[quote style=”boxed”]I am so impatient, it is a disaster. If I have to wait for a few minutes, my blood starts cooking I cover it up, by always having my cell phone on me to Tweet, and by always having a list of problems that need to be figured out, so I can think about them while waiting.[/quote]
Felienne Hermans is an entrepreneur and PhD student at Delft University of Technology, with a fascination for the way (computer) science affects society. In 2008 she started her PhD project, in which she has chosen the impact of Excel documents as her main topic. She currenly works on software that extracts the information stored in Excel spreadsheets, to ease migration to other platforms, and on software that analyzes the quality of spreadsheets, to help companies decide whether the spreadsheets they workedd with are healthy and consistent. In 2010 a spinoff of this research was created: Infotron, of which Felienne is now the CEO.
In addition to working at TU Delft and Infotron, Felienne Hermans is passionate about interesting kids for technology, and participates in the organization of the First Lego League, a robot and technology competition for kids, as well as being a judge for Microsoft’s Imagine Cup.
What are you working on right now?
We are currently working on an online version of our spreadsheet analysis tool, so spreadsheet users can upload their spreadsheets with us, and we analyze them on he spot. This new version is deployed in the Azure cloud, to which we are new, so that makes it an exciting journey.
Where did the idea for Infotron come from?
When I conducted a user study as PhD student, I was extremely surprised by the amount of non-programmers that does program, for instance in Access, MathLab or Excel. And where we, as programmers have incredible tools to help us program, like version control, code visualization, quality metrics, or static analysis, these users have none of those. So I thought “Let’s bring software engineering to the public”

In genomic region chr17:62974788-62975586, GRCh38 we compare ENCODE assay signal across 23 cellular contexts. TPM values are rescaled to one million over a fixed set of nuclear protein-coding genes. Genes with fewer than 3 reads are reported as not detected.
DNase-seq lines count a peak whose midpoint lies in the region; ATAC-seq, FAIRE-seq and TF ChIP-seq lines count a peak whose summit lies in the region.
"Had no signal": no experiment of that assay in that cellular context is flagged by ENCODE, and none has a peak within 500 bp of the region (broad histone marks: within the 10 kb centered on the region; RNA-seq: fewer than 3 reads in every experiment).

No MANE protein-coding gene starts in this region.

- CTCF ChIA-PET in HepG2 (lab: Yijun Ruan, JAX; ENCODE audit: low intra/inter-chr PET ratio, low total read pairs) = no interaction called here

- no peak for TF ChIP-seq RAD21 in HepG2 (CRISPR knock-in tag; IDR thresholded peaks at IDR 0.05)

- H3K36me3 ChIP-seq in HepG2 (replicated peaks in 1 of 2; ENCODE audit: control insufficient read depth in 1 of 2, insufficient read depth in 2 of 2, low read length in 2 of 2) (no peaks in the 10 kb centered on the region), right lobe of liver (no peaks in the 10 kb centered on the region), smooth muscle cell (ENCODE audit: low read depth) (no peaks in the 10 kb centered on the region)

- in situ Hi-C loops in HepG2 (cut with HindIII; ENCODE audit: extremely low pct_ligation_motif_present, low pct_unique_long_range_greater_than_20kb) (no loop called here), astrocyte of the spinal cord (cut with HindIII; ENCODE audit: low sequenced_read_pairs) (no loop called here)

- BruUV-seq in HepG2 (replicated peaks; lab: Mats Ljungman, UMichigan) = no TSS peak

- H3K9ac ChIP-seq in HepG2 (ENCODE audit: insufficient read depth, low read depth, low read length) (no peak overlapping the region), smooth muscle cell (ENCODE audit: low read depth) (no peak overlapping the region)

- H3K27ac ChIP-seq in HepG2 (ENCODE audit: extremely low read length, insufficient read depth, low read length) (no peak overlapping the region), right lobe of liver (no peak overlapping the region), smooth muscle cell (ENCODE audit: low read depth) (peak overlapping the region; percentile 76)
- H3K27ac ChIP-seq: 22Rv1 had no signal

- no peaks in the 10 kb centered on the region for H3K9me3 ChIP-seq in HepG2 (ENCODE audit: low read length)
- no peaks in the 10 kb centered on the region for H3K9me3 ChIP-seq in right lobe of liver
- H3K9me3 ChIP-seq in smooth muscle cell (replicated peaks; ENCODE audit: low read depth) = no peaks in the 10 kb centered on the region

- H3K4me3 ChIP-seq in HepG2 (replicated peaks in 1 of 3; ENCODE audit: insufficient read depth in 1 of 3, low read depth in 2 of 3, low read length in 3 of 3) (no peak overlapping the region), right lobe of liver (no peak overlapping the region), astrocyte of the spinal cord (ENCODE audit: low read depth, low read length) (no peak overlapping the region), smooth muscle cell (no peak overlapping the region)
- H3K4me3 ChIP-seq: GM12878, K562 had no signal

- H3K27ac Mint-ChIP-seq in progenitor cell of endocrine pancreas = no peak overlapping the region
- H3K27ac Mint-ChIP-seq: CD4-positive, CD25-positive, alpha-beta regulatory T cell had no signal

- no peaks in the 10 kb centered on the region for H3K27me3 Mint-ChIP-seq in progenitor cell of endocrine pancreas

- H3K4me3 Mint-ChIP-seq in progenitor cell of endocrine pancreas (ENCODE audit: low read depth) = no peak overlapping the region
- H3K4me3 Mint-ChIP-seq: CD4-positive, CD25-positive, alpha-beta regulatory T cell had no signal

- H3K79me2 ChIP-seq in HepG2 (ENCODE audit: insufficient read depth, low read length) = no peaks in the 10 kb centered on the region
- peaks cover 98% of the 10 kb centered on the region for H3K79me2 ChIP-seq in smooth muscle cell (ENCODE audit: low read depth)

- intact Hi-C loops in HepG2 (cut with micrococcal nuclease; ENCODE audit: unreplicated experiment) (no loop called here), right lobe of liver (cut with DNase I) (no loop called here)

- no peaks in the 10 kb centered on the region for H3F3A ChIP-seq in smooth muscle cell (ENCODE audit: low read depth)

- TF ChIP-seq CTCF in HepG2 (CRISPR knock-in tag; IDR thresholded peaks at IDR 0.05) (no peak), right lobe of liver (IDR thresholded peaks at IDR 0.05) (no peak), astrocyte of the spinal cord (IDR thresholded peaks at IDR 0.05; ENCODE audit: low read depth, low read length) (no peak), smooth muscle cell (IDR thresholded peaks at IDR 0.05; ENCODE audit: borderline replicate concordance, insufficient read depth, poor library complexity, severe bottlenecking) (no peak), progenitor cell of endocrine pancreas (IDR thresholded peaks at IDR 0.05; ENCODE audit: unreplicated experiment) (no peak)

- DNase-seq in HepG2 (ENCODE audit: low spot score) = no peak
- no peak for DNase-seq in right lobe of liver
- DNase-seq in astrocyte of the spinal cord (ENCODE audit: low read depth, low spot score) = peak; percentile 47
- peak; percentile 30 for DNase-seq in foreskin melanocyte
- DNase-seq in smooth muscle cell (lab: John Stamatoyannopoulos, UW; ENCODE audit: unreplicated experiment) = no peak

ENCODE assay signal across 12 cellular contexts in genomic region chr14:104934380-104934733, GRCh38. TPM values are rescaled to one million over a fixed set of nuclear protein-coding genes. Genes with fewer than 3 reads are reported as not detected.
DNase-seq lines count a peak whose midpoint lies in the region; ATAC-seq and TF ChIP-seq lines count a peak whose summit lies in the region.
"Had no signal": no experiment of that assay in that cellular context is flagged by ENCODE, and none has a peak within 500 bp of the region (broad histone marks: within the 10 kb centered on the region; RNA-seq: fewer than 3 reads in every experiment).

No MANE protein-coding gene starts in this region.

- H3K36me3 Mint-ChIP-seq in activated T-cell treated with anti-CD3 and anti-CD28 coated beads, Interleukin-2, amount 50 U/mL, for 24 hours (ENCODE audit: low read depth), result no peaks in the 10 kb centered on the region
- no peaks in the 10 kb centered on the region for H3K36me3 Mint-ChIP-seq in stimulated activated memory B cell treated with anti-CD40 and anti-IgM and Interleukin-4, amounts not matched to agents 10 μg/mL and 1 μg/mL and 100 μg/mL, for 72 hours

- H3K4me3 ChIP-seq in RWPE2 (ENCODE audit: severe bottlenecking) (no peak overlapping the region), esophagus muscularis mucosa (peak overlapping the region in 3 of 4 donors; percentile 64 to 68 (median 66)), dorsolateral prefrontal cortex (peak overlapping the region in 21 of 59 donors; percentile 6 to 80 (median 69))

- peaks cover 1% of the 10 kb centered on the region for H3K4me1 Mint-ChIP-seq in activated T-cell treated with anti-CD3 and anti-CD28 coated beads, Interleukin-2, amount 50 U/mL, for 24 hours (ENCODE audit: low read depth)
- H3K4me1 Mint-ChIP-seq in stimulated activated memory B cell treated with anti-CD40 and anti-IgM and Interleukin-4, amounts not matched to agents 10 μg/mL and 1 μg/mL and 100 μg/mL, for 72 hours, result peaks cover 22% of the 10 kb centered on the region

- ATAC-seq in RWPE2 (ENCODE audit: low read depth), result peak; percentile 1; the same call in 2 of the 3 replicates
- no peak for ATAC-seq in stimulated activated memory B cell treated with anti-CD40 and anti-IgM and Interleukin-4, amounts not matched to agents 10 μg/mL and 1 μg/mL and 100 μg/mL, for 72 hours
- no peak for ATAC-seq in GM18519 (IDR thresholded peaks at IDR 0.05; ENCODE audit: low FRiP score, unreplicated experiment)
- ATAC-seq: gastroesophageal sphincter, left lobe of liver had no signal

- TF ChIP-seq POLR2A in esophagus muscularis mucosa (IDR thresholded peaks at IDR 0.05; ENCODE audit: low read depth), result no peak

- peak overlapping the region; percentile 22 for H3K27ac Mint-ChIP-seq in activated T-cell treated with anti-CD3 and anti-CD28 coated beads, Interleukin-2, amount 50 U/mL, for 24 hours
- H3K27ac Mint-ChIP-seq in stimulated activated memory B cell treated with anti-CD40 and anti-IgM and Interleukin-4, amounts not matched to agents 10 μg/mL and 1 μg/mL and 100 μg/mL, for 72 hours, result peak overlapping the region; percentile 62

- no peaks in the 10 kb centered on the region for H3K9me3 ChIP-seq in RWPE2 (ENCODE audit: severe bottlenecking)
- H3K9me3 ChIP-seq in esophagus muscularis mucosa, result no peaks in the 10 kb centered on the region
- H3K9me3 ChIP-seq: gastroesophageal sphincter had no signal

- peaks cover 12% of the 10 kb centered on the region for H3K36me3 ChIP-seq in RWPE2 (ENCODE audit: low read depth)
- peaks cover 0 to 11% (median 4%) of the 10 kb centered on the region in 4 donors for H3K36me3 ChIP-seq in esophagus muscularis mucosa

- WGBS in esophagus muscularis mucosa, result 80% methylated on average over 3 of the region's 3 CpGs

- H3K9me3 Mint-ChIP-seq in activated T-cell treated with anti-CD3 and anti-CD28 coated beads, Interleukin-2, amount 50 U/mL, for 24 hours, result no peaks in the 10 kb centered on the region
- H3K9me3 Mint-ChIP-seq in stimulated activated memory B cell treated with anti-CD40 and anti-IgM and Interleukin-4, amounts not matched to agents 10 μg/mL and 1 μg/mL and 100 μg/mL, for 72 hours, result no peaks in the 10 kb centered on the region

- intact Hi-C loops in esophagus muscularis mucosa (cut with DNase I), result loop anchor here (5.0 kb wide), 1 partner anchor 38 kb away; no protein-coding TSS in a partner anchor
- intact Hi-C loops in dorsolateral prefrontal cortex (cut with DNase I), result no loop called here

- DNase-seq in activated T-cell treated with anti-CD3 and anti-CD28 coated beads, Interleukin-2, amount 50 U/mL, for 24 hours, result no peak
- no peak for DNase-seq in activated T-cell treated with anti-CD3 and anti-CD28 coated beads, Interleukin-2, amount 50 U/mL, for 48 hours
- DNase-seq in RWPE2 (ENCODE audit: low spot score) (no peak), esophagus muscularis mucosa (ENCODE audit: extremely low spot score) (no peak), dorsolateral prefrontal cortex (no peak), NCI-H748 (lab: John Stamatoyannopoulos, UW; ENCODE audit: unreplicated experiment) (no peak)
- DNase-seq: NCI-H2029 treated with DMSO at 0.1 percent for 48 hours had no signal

What does your typical day look like?
Everyday at a startup is different. Some days I am locked in my office, and just programming new features and solving bugs. Then the next day I am on the road, talking to new clients and business partner. And other days I work on my PhD thesis, that is not completed yet.
How do you bring ideas to life?
Regarding the technical ideas, I love making small prototypes for new features or tools, and look at users interacting with them. For one of the features of our tool, we first recorded a small macro in Excel (no programming involved) just to see how spreadsheet users liked it.
When I have to present new ideas, I try to make an enthusiastic, very concrete story to explain it, so the idea comes to life, not only for me, but also for others.
Two trends that excite you?
– More focus on making programming simple, for instance LightSwitch, or the totally awesome IfThisThenThat.
– ‘Living in the browser’ Almost my files and notes are in ‘the cloud’, in Dropbox, SpringPad and Github. Without difficulty I can switch from my Windows laptop to my Android Tablet.
What is the worst job you ever had and what did you learn from it?